Thursday, February 25, 2010

"Faces of America" Profiles and Family Trees

After three episodes of the PBS series, "Faces of America," hosted by Henry Louis Gates, Jr., I was curious if there were family trees posted on the PBS site, or any other website, for the twelve subjects of the series.

During the show, we see a family tree depiction briefly when an ancestor is highlighted. So they must have the family tree documented to put in the book handed to each subject.

The PBS website for "Faces of America" has profiles for each of the subjects, but does not have a family tree posted. The profiles for each subject are here:

* poet and professor Elizabeth Alexander,
* chef Mario Batali
* comedian Stephen Colbert
* novelist Louise Erdrich
* journalist Malcolm Gladwell
* actress Eva Longoria
* musician Yo-Yo Ma
* director Mike Nichols
* Her Majesty Queen Noor
* television host/heart surgeon Dr. Mehmet Oz
* actress Meryl Streep
* figure skater Kristi Yamaguchi.

Are there family trees published online for each of these persons? If so, where?

I have watched all three episodes, and have seen very little about Elizabeth Alexander, Malcolm Gladwell, Mike Nichols, Queen Noor, and Mehmet Oz. They have been introduced, but I don't recall an in-depth interview, opening the book, and ah-ha moments for them. Perhaps they will be featured in the fourth episode.

Other genealogists have commented that the show doesn't dwell on the research process performed for these celebrities. They receive a book of the collected research, and sit with Gates to learn of their ancestry. Gates goes to the foreign countries, not the subjects. Some of the subjects do visit American ancestral places - Eva Longoria and Meryl Streep did in the third episode. However, Gates was the one who went to China to find Yo-Yo Ma's genealogy - how much better would it have been for Yo-Yo Ma to go along?


MerRhosyn said...

If I remember correctly, there was a sit-down interview with Queen Noor and quite a bit of specific content shared about her NYC ancestors who came over from Syria. It was discussed in the context of the Syrian community in NYC and she was shown newspaper clippings of her ancestors. Think I'm referring to Episode 2 whose description includes "Her Majesty Queen Noor’s Syrian great-grandfather quickly found his footing in New York’s first Arab American community." I've been enjoying the show immensely!

Sanjay Maharaj said...

Perhaps as part of the editing process they did not have sufficient time to show the research process. This however is a great opportunity for the genealogy community to promote henealogy and get the younger generation interested in the subject matter

Heather Wilkinson Rojo said...

The posted genealogies for Meryl Streep do not show her Wilkinson line, which was showcased last night in her trip to Buck's County. They stated that she was descended of Lawrence Wilkinson of Providence Rhode Island, which would be of great interest to me. I'm a Wilkinson, not of Lawrence's line, but his mother's family (Conyers) are cousins. My Wilkinsons are from New Hampshire/Maine.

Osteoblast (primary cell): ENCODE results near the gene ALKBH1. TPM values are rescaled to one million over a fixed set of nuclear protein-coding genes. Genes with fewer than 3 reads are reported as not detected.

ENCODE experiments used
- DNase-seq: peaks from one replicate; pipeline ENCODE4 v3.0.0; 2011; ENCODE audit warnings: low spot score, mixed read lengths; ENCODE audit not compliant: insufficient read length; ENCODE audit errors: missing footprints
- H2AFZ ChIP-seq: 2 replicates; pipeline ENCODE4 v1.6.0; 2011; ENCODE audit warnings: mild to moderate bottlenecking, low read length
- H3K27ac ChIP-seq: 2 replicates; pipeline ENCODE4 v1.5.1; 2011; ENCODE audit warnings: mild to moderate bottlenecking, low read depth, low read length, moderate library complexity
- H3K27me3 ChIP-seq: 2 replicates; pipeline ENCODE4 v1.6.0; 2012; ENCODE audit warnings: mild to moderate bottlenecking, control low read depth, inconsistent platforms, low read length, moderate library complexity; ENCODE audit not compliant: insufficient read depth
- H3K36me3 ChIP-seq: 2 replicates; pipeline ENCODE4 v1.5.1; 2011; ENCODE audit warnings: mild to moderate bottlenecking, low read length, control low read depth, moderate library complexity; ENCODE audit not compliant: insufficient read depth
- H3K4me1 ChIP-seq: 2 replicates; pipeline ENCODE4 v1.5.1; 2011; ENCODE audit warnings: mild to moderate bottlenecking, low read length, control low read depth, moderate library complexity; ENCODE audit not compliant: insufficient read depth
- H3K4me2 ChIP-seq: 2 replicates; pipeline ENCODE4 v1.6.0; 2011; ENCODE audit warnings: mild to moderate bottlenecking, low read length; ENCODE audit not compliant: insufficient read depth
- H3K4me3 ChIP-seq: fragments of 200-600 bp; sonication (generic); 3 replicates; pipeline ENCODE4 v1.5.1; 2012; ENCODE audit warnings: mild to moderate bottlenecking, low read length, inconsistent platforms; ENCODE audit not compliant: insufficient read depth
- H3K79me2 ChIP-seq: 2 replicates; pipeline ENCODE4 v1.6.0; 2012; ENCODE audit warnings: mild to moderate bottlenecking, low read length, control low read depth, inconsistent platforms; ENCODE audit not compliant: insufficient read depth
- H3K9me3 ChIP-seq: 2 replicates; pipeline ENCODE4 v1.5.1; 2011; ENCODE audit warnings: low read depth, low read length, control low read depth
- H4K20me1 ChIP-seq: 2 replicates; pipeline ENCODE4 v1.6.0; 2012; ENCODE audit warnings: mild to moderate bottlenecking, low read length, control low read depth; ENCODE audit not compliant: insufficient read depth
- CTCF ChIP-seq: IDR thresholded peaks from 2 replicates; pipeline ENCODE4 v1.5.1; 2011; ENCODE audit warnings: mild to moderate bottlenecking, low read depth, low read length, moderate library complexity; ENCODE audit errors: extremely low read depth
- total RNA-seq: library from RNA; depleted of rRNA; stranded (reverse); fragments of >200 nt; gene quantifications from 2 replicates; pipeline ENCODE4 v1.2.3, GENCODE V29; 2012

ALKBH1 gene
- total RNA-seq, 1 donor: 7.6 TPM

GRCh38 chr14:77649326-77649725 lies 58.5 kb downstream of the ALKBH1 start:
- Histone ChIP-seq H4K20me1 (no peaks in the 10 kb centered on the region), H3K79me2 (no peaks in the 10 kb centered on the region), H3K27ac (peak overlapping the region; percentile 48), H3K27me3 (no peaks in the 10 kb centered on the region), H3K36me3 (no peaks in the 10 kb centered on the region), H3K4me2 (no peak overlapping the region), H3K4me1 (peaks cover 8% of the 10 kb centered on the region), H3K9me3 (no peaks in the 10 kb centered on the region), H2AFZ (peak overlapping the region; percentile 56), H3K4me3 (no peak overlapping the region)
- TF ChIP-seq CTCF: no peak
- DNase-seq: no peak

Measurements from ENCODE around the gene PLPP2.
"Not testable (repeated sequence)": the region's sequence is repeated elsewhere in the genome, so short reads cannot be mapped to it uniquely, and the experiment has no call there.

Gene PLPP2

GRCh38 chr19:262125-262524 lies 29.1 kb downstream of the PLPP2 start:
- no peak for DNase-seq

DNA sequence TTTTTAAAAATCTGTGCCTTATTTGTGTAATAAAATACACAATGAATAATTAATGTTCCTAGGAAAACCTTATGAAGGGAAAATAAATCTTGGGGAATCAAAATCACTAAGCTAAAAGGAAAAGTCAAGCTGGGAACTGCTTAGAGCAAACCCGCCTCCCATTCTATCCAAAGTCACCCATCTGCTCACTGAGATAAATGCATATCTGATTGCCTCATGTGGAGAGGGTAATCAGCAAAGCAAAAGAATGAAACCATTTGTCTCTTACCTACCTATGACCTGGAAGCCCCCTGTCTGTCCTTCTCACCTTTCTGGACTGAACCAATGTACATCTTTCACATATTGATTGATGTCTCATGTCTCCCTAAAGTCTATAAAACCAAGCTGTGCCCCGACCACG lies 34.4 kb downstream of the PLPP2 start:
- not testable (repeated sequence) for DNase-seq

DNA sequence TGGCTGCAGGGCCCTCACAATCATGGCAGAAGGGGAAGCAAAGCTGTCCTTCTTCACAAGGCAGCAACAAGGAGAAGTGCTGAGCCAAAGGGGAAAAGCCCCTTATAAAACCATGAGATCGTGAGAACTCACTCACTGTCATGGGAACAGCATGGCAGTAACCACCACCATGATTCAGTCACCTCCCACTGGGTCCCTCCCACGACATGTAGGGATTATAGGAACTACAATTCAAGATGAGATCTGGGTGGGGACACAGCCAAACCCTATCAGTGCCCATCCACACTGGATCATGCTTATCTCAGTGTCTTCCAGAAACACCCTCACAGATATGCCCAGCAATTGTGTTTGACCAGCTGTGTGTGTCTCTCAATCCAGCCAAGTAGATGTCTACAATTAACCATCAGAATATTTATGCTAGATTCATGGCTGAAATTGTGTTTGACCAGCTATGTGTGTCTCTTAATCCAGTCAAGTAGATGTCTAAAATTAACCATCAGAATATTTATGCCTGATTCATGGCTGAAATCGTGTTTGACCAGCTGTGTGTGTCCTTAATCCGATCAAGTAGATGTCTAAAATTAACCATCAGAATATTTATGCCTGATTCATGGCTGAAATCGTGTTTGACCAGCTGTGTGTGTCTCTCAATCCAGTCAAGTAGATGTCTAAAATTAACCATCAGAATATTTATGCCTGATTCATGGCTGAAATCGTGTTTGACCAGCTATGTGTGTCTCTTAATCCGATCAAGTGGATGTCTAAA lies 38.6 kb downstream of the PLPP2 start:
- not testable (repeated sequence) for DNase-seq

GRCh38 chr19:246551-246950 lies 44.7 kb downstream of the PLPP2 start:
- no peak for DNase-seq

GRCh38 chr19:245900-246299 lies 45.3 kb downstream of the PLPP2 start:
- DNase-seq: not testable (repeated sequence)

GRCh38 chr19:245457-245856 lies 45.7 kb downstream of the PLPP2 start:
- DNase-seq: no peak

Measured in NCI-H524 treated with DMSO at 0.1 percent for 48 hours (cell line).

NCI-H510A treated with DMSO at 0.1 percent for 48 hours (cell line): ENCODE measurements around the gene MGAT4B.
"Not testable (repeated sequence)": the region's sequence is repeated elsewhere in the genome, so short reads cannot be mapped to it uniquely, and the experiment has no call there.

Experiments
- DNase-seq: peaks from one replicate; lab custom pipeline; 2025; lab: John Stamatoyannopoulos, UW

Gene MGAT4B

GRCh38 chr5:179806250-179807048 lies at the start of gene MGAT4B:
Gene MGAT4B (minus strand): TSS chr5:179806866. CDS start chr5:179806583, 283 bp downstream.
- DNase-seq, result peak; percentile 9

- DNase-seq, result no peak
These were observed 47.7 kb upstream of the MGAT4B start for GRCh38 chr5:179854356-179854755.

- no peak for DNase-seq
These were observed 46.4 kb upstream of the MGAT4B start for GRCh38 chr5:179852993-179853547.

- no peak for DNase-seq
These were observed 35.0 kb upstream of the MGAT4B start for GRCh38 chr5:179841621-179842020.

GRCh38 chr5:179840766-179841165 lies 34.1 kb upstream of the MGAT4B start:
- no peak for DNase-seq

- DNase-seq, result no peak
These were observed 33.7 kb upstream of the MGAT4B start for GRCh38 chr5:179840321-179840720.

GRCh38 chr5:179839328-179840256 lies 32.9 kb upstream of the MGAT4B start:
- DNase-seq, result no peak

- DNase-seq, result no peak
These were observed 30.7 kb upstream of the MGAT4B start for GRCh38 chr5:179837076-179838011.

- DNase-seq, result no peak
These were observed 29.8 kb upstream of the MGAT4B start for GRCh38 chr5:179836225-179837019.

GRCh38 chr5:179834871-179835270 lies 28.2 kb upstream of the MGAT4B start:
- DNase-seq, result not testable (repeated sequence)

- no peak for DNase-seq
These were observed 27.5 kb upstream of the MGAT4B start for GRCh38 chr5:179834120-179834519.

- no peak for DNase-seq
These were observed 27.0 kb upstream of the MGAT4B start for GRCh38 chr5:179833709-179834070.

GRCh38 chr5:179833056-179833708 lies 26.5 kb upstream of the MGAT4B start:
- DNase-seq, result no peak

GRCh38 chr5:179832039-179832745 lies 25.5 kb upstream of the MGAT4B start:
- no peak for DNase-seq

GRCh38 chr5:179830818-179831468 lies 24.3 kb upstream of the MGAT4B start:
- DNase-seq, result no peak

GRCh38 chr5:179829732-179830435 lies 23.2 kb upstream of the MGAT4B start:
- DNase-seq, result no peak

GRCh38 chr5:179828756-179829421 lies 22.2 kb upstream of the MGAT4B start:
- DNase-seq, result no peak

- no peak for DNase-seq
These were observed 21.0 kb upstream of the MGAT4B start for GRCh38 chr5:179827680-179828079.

Martin said...

It seems the four shows were: (1) immediate ancestors; (2) grandparent/great-grandparent turn of the century immigrants; (3) longest-lines and furthest back ancestors; and (4) DNA.

Mike Nichols, Malcolm Gladwell, and Yoyo Ma are all foreign born themselves. Elizabeth Alexander and Mehmet Oz are the children of immigrants. All were featured in show #1 and Mike Nichols and Mehmet Oz particularly. Elizabeth Alexander had a piece in show #2 which also feature heavily, Queen Noor.

This is genealogy-lite. It is to entice the uninitiated. The 12 celebrities are poster children for diversity. Queen Noor, if you are paying attention, is only 1/4 Arab, yet that is all they dwelt upon, not the 3/4 American Texan. Also, if you've done any genealogy, it would be a miracle not to find your Quaker ancestors in the lovely records in Bucks Co. PA. And if you have Quaker roots (like I do) you have at least one who got tossed out (like Meryl). The idea is that they don't know the stories.

If they had planned it well, the fifth episode would have been the behind the scenes look at the actual research process. You can clearly have a camera there like most reality programs.

Heather Wilkinson Rojo said...

Martin, I agree. I like the shows about ordinary people and the process they come to for finding the answers- like the "History Detectives" or "Antiques Roadshow." None of these celebrities seemed particularly thrilled with the results. An ordinary person would have been dancing up and down with delight. They would have known some of these stories if they had just asked their grandparents a few questions.

Gwynn Socolich said...

Did you see the SDGS video on PBS before the Faces of America show on Wed? I was doing the homework mom routine and I missed it!